I kept telling her “I can’t talk on the phone, you don’t understand, I CAN’T DO IT.” I was doing everything that I could to keep from grabbing the phone from her hand and throwing it on the phone. I was nearly in tears and in the beginning of a total meltdown and struggling like hell to keep myself together because this woman wouldn’t listen to me. “I CAN’T DO IT.” I told her again and the woman glared at me and said “You don’t have to yell at me.”

“I’m not yelling! You’re not listening!”

At this point my wife asked for my membership card and my driver’s license back, and for a moment the woman began to refuse and tried to say she was going to check us out. I told her “I don’t want any of it. Put it all back, if you’re not going to understand that I am autistic and I have a disability then you’re not going to get my business, I will NEVER come back here again.”

I’m sure the entire front end of the store was staring at me as I struggled to keep from throwing myself on the ground. I grabbed my wife by the hand and went outside to my SUV as fast as I could manage so I could maintain what little dignity that I had left.

When I was in the safety of my vehicle I began bawling. It wasn’t fair. I wasn’t rude to the woman, I told her that I couldn’t do something because of my disability and she didn’t care. Why? Most people have no problem picking up a phone and calling someone and I cannot.

What happened to the customer is always right? I told the woman I couldn’t speak on the phone and she refused to listen.

My wife went back inside once I was in the truck and settled down enough for her to leave me so that she could speak to a manager about the woman’s behaviour. The only result from the conversation was the Asset Protection Manager said she would speak to the woman and possibly send her home for the rest of the day without pay.

My wife (and champion) called the corporate office for Sam’s Club to report this behaviour as well. This was beyond unacceptable and unprofessional. My wife explained to the CSR that she spoke to on the phone what had happened and was told that the store manager was supposed to call to talk to her about what had happened. As of yet that call hasn’t happened, and I doubt that it will. My wife was also told that I would be sent an email with the reference number of the case, another thing that hasn’t happened.

So I am left to wonder if Sam’s Club really cares about it’s disabled members. It’s clear from the behaviour of the representatives today that they don’t listen to their members with autism when they clearly communicate that they are unable to do something.

If I had been unable to speak and had to use sign language, would the woman have still shoved the phone in my face demanding that I speak to the faceless voice on the other end of the line, or would she have been more understanding? If my disability was visible for all the world to see, would she have listened then?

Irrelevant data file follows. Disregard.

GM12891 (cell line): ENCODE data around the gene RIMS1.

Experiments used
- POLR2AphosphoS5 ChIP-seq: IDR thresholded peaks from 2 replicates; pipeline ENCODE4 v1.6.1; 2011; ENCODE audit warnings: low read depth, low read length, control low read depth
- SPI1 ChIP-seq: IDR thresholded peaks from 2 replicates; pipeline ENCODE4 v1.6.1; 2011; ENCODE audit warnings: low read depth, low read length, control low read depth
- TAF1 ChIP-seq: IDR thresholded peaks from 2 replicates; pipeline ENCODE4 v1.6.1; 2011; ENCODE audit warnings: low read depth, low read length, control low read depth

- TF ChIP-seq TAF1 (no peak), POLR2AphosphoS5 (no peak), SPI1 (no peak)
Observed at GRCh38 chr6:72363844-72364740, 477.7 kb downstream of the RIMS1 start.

#anxiety, #asd, #asd-triggers, #autism, #autistic-meltdown-in-public, #autistic-meltdowns, #autistic-triggers, #sams-club, #social-anxiety

Peppermint : My Emotional Support Animal

Today we added a four year old toy Fox Terrier to the mix of animals on our little farm. Her name is Peppermint,  and she is my emotional support animal, she is registered as such. 

My wife and I have been talking about getting an ESA for me for a while, to help me go out in public without her.  I have extreme social anxiety on top of everything else and going somewhere alone just didn’t happen.  My social anxiety was actually one of the reasons that I began to see a therapist in the first place.  So, after much debate and a lot of searching we found this little gal.

The minute I saw her, I feel in love.  She’s compact and that makes taking her everywhere with me easier. It also means I won’t spend $100 a month in food for a chow hound either.

After a busy day of running errands and paying bills my wife,  who has fibro, wanted to stay in the truck while I ran inside the store and picked up the last of the items on our list.  I haven’t had the chance to order all of Peppermint’s credentials and get her a ‘working vest’ so I was a bit nervous about taking her in the store with me. I had her registration on my phone though and was prepared in the event that someone complained.

As we walked through the store I couldn’t believe the amount of dirty looks and angry glares that I got from people. At one point I was almost on the verge of running out of the store in tears. Peppermint was supposed to help me be more independent, not cause me anxiety. I was fighting the urge to cry when a woman came up to my son and I and asked if Peppermint was his dog.  I told her that she was actually mine, and was my ESA. She told me that her son, who had just come back from Iraq has one as well,  and it had really helped him. She complimented Peppermint,  and we talked for a few moments before going our separate ways.

It felt like a huge weight had been lifted from me.  The glares from other people didn’t bother me as much, because I knew they didn’t understand what this tiny 5 pound dog was to me. 

She is my freedom,  as funny as that sounds, she is.  Peppermint will allow me to be more independent  and to go places by myself that I couldn’t go before without extreme anxiety or someone with me.

Even though my first outing with her was upsetting to start with, one person’s kind words helped me push past the fears I had of trouble because of my ESA.

I know the lady probably didn’t even realize what a huge difference she made to me, but I am grateful for her.

If you see someone with an animal where animals usually aren’t,  please don’t scowl at the owner,  that animal may be their lifeline like Peppermint is to me.

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#emotional-support-animal, #social-anxiety, #toy-fox-terrier